Analysis: Why Edward Snowden is Not a Whistleblower
Edward Snowden is many things to many people, and in recent days The New York Times and The Guardian have favorably editorialized about the overdue debate he has initiated. Rightly so, but both newspapers were wrong to prematurely declare him a whistleblower. Whistleblowers expose illegality and wrongdoing, and no matter what we think of its actions, it is not yet clear that the National Security Agency has been operating illegally or unconstitutionally. So, rather than blow a whistle, Mr. Snowden has shone a light on the extent to which technology, in particular cloud computing, has outstripped our laws and the Patriot Act may have exceeded its usefulness.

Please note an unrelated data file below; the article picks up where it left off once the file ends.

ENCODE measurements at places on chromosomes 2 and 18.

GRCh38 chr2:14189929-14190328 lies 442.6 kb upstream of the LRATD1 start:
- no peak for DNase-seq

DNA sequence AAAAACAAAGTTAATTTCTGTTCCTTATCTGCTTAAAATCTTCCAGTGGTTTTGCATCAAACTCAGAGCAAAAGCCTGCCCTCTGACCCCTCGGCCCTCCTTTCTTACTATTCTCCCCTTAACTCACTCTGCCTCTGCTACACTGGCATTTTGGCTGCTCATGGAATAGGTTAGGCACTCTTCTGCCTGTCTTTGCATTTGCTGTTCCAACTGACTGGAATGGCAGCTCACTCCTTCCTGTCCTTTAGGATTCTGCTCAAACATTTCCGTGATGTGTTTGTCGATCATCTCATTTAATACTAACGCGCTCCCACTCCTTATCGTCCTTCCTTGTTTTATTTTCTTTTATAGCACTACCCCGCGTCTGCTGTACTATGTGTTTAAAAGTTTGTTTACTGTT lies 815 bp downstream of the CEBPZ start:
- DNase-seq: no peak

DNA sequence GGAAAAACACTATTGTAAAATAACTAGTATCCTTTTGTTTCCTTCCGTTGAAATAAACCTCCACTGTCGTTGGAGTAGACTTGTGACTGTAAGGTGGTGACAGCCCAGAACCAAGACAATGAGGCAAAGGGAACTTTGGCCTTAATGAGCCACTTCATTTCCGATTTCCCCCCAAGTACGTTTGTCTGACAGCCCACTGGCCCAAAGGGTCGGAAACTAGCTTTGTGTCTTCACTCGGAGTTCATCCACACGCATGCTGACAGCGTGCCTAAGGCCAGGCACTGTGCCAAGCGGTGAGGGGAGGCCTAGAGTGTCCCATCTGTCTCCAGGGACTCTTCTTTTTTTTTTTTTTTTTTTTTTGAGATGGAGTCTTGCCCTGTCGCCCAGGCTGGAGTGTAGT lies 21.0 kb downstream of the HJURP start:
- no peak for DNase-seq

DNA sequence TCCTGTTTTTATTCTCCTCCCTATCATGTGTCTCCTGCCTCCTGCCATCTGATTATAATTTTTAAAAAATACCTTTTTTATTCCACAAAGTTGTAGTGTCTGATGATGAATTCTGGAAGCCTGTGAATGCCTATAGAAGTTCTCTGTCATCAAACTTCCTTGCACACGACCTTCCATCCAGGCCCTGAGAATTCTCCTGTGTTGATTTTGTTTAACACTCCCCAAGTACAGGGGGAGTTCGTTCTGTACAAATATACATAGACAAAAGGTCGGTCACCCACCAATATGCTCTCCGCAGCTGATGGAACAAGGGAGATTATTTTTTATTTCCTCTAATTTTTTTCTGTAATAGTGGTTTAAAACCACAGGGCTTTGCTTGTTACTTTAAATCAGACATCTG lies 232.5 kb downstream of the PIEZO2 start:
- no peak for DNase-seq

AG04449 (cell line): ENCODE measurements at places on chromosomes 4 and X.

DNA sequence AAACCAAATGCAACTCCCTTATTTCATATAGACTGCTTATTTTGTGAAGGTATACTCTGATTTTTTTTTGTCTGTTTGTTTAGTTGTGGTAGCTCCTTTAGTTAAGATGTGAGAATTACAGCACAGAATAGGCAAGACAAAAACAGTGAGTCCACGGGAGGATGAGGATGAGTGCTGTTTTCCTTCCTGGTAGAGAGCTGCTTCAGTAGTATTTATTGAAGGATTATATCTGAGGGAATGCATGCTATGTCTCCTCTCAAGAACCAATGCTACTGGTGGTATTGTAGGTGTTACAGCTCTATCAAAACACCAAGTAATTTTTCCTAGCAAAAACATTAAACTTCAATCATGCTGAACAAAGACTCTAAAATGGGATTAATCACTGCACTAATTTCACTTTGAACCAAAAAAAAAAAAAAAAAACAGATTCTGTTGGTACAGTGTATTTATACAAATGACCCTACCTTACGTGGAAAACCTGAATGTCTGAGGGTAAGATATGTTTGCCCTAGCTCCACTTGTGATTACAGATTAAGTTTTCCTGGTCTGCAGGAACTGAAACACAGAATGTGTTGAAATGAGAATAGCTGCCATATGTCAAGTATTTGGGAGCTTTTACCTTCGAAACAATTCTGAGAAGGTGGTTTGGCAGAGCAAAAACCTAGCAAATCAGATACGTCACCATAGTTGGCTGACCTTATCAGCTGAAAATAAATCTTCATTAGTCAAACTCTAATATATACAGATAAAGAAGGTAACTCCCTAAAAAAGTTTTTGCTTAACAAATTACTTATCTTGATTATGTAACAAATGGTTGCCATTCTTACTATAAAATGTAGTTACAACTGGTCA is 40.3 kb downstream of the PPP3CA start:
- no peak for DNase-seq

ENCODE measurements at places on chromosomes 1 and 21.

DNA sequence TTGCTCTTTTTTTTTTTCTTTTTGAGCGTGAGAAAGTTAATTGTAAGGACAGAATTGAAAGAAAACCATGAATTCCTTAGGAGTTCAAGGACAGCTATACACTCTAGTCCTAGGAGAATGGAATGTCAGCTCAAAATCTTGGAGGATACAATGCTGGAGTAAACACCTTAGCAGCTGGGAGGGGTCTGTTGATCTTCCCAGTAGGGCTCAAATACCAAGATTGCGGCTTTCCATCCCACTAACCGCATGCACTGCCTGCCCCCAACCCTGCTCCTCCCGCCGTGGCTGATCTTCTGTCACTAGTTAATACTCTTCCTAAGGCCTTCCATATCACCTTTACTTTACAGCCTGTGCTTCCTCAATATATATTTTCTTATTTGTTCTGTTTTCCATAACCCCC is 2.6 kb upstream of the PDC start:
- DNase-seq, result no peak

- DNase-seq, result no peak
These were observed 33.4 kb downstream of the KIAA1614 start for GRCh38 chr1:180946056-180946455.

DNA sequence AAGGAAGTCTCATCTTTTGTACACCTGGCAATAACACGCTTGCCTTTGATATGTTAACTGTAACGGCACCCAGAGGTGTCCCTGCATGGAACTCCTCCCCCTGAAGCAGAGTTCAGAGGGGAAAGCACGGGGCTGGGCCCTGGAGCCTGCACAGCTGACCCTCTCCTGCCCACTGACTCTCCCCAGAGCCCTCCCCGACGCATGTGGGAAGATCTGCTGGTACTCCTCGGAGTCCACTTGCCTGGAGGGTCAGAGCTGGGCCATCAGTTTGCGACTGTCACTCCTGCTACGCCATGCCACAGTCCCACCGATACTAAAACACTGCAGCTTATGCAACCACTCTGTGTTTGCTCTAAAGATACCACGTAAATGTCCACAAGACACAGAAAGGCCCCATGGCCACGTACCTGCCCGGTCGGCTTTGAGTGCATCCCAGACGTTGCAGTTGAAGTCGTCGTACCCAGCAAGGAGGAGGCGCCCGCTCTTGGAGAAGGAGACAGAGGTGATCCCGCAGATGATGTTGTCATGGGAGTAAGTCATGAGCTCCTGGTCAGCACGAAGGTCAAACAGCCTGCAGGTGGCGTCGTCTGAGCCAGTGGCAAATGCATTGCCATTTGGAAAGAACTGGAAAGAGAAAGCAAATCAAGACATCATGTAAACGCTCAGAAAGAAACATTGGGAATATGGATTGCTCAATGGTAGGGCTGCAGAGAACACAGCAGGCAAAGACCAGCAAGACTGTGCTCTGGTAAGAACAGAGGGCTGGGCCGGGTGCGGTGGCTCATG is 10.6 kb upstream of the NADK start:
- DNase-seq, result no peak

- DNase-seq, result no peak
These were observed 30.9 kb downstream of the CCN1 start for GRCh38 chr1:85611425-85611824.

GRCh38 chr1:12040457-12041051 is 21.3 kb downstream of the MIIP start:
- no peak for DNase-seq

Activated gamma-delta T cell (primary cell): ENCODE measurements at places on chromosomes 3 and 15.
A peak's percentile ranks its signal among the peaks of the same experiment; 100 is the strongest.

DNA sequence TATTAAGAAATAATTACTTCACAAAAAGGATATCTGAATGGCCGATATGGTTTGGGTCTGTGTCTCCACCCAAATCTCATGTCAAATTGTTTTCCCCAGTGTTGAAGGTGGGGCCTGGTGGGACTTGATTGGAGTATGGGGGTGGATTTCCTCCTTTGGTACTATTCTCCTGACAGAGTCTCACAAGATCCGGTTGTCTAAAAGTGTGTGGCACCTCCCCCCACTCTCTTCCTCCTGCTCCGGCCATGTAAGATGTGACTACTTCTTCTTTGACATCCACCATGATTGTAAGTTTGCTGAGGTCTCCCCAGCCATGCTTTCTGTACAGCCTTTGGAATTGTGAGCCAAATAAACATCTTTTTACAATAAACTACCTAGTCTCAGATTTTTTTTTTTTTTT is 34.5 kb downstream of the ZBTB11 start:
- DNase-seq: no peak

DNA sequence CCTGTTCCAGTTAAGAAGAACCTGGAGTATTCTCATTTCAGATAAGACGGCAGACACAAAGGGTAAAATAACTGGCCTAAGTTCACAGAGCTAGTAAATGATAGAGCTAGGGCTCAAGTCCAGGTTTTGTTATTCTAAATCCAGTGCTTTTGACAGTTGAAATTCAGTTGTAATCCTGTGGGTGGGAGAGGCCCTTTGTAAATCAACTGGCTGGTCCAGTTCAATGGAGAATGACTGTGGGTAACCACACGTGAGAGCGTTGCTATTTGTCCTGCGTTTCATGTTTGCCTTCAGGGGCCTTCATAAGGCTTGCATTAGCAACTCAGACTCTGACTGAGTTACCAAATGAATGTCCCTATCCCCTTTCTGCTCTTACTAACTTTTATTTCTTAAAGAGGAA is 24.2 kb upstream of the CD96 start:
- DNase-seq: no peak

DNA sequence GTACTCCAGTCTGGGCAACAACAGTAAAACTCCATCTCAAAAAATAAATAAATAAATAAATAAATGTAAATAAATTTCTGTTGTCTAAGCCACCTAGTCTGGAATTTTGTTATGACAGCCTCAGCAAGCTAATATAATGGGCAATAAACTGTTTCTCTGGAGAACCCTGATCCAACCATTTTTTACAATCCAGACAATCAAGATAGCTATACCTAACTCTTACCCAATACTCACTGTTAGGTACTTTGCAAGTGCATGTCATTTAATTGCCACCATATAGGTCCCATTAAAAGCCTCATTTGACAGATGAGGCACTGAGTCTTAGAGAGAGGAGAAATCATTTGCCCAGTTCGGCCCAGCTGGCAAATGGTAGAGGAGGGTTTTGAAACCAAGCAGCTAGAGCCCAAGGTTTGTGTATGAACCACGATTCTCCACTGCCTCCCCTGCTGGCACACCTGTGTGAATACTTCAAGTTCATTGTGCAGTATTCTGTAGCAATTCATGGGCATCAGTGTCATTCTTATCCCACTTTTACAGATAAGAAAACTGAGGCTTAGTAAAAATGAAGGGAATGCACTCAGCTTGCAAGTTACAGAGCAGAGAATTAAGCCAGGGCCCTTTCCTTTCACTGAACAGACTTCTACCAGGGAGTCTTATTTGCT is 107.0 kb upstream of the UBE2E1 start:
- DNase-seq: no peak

First, the matter of whistleblower. The Cambridge dictionary defines the term as “A person who tells someone in authority about something they believe to be illegal that is happening, especially in a government department or a company.” The Whistleblower Protection Act applies to federal employees who disclose “illegal or improper government activities.” Those who argue that the contractor Ed Snowden is a whistleblower, therefore, are deploying different definitions that are not currently rooted in law.